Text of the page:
• L. Darryl Armstrong

Bankruptcy or rebirth following a crisis

Your company has just killed 23 people and 57 others are deathly ill, some critical. Your production plant is dead in the water and more than 5,000 unique media stories have been written about your crisis.

What you do and how you communicate in such a situation literally will make or break your reputation and can lead to bankruptcy or rebirth. Perhaps, you think this is just one of those table-top worse-case scenarios and that it just couldn’t happen, especially not to your organization.

The Canadian firm Maple Leaf Foods most likely thought the same thing in 2008; however, listeria bacterium contaminated a number of its food products at its plant in the Toronto area. Suddenly the firm had a 100 percent brand recognition rate among Canadians and many Americans, and it was the sort of recognition you would rather not have.

Dr. Randy Huffman, senior vice president operations and chief food safety officer for Maple Leaf Foods, doesn’t mince his words when speaking of this crisis. He frequently starts his presentations by saying he works for a company that took the lives of 23 Canadians.

When the listeria crisis erupted, Huffman was president of the American Meat Institute (AMI) Foundation. Maple Leaf Foods contracted with Huffman, as an external consultant on food safety, and after working with the senior leadership team during the crisis, he joined the company’s safety and quality assurance programs primarily because he was so impressed with the company’s values when it came to handling the listeria outbreak.

Eight years later, he remains dedicated to the constant improvement of food safety standards. He and the other members of Maple Leaf’s senior leadership team continue to talk about the event that so drastically changed their organization because they believe others need to learn from that tragedy.

“We keep it real and alive,” Huffman said in an interview for Ivey in November 2014. He explained that, in the orientation video for Maple Leaf staff, from top level executives to middle management to temporary plant staff, the seriousness of this event is always emphasized in all trainings.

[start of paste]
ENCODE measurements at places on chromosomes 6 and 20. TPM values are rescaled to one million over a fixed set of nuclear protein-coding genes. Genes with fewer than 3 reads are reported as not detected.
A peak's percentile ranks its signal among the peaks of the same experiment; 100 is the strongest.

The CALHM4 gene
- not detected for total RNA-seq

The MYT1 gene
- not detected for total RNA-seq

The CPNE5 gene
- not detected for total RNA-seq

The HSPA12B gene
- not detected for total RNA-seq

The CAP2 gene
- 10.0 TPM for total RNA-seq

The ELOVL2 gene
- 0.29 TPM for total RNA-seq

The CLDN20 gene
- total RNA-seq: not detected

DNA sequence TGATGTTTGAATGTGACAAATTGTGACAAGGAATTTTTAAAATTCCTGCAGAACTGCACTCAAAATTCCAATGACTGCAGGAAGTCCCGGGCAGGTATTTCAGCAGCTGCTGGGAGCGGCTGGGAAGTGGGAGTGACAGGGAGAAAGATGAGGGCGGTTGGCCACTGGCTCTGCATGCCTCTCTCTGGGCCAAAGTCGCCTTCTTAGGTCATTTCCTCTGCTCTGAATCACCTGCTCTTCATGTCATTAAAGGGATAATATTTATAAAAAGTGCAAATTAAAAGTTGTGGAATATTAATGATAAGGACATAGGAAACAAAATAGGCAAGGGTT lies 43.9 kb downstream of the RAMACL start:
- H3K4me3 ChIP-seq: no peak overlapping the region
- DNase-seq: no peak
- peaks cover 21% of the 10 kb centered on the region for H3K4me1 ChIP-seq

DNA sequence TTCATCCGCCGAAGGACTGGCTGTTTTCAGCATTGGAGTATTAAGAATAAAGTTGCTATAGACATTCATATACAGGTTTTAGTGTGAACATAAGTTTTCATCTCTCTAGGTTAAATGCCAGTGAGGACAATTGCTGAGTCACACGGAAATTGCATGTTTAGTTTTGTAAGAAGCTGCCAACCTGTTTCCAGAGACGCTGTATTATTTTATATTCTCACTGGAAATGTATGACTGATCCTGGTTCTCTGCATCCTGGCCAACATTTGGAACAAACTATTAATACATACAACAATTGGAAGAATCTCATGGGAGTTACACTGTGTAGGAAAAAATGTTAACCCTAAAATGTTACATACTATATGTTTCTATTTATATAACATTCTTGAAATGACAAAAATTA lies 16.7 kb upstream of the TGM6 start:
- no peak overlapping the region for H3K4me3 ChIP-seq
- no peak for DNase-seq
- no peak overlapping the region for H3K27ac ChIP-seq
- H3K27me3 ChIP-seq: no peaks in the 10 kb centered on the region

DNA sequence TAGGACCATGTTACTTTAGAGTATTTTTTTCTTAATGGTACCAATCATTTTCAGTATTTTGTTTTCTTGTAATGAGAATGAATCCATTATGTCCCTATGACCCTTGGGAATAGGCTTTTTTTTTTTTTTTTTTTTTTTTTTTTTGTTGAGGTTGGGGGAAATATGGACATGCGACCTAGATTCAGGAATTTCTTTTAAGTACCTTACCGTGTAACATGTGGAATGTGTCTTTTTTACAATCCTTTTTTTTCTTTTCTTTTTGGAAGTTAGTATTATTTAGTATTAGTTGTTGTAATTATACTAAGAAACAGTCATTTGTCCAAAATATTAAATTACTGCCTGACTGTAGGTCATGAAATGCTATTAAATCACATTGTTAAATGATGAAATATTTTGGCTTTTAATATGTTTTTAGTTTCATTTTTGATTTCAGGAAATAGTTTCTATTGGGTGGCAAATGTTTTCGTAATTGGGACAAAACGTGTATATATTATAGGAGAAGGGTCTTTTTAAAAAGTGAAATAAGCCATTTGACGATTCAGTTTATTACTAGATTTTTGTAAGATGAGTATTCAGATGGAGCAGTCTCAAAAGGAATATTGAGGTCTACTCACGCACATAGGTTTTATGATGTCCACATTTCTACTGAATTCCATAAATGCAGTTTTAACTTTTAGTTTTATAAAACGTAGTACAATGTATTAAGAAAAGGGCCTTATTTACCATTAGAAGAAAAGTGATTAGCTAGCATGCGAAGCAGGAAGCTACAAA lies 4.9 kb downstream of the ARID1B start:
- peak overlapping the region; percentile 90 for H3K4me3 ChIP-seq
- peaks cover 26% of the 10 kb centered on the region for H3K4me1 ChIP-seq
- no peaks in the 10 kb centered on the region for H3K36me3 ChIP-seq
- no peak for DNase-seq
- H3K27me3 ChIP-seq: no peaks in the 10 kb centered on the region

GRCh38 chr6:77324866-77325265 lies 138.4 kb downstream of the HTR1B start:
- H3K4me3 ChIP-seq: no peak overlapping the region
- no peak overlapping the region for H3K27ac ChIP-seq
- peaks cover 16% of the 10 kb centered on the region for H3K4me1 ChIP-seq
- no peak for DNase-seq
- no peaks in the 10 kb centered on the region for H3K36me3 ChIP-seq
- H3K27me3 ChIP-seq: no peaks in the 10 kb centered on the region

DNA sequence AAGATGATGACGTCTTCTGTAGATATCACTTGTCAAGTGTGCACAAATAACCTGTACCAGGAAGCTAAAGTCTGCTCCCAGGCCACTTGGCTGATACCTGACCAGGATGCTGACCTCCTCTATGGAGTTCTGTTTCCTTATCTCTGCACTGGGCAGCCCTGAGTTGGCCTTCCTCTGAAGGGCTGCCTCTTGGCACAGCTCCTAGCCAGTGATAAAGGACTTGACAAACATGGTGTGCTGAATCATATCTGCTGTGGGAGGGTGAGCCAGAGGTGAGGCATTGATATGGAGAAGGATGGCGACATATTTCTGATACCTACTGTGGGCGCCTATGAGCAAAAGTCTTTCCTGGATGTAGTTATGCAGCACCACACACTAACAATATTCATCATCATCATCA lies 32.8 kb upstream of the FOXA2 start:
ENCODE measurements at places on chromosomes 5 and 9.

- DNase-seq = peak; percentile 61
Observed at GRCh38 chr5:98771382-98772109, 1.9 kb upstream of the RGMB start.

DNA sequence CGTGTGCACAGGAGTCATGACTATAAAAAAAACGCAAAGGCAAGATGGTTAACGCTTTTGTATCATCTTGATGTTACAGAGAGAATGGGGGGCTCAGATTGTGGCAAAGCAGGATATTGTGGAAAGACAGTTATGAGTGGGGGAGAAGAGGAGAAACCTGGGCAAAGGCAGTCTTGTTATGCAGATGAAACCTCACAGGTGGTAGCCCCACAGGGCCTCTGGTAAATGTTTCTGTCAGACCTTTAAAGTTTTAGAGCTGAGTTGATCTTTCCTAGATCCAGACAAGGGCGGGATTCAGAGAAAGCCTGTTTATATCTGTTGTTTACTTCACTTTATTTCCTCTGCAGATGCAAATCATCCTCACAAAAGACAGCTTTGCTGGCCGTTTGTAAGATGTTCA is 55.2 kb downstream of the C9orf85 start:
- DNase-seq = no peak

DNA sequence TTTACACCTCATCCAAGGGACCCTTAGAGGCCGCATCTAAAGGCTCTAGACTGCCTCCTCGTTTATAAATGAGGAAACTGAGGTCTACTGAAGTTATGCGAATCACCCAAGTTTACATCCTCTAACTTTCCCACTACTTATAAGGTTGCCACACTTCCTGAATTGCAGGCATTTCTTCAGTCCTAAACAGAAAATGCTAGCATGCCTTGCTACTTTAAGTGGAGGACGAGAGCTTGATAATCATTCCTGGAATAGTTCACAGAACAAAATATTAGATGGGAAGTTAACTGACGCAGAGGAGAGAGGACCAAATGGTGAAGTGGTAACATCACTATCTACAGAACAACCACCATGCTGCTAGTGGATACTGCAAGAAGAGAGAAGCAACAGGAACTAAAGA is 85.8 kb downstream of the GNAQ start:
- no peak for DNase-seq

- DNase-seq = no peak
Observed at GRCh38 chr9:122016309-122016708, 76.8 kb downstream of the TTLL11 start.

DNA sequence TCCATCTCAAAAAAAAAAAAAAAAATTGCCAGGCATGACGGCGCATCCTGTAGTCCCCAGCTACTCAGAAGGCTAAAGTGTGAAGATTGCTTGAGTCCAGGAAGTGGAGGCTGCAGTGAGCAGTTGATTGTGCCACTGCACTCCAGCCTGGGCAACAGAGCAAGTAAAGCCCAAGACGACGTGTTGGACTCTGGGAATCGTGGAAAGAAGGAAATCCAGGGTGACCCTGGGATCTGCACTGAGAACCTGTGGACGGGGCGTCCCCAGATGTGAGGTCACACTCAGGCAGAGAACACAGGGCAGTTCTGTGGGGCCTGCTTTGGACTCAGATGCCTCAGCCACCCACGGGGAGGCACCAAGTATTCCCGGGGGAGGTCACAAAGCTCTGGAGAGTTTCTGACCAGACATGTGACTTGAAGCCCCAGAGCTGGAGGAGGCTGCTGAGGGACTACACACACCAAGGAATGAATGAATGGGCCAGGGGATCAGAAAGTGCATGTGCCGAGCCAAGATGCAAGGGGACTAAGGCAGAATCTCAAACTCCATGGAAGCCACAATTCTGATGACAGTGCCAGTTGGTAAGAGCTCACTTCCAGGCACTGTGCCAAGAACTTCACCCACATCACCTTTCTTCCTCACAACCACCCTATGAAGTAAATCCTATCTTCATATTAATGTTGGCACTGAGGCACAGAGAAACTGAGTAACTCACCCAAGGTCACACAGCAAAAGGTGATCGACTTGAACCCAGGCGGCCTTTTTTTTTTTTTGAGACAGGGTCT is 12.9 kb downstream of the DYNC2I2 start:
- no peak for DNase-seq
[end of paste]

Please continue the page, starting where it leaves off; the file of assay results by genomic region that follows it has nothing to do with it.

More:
“I can guarantee you, you won’t find any other major corporate training videos that show a hearse,” he said, emphasizing that it’s important for new staff members to understand why the organization continues to raise the bar of food safety standards.

Few organizations get accolades for handling a crisis; however, Maple Leaf Foods is lauded time and time again for how well it handled this tragedy through open and transparent and timely communications.

There was no complex communications strategy. There was not a huge PR crisis team.

Instead, the company chose to keep a handle on the crisis within its management leadership team and strictly adhere to its company’s values. The strategy worked. The team did a number of things well to manage its crisis; Huffman emphasized three vital moves company officials made:

n They acted with urgency.

n They held themselves accountable.

n They were open and transparent from the outset.

CEO Michael McCain and the entire senior leadership team immediately accepted accountability and responsibility for the mistake once investigators pointed to the Maple Leaf products. They didn’t shift blame to food safety standards, or equipment manufacturers, or individual employees, or deign that they needed more time for investigation. The CEO simply owned up to the breach of standards at the organizational level and continually apologized throughout the event.

“Our values said to do what’s right, be transparent, open and honest,” Huffman said. “So that’s what we did.”

Once investigators linked Maple Leaf Foods to the outbreak, McCain immediately went to the media and told the company’s side of the story.

The company acknowledged the seriousness of the problem right up front. The homepage of the Maple Leaf Foods website featured a full-page update with information from the company along with links to information on the recall.

McCain personally apologized for the tragic incidents in a video that played on mainstream TV, and that the company posted to YouTube. Later the various social media platforms carried the video repeatedly.The company immediately moved to recall all 220 packaged meats produced at the affected plant.

A sense of urgency, being proactive and open and transparent from the outset of the crisis allowed Maple Leaf to rebirth itself and prosper instead of landing on the heap of bankruptcy, and the lessons learned apply to many organizations looking for guidance during a crisis.

  1. Darryl Armstrong is a crisis prevention and management consultant. He can be reached at 1-888-340-2006 or drdarryl@aol.com. His website is http://www.ldarrylarmstrong.com. He is available on a limited basis for speaking engagements and workshops.

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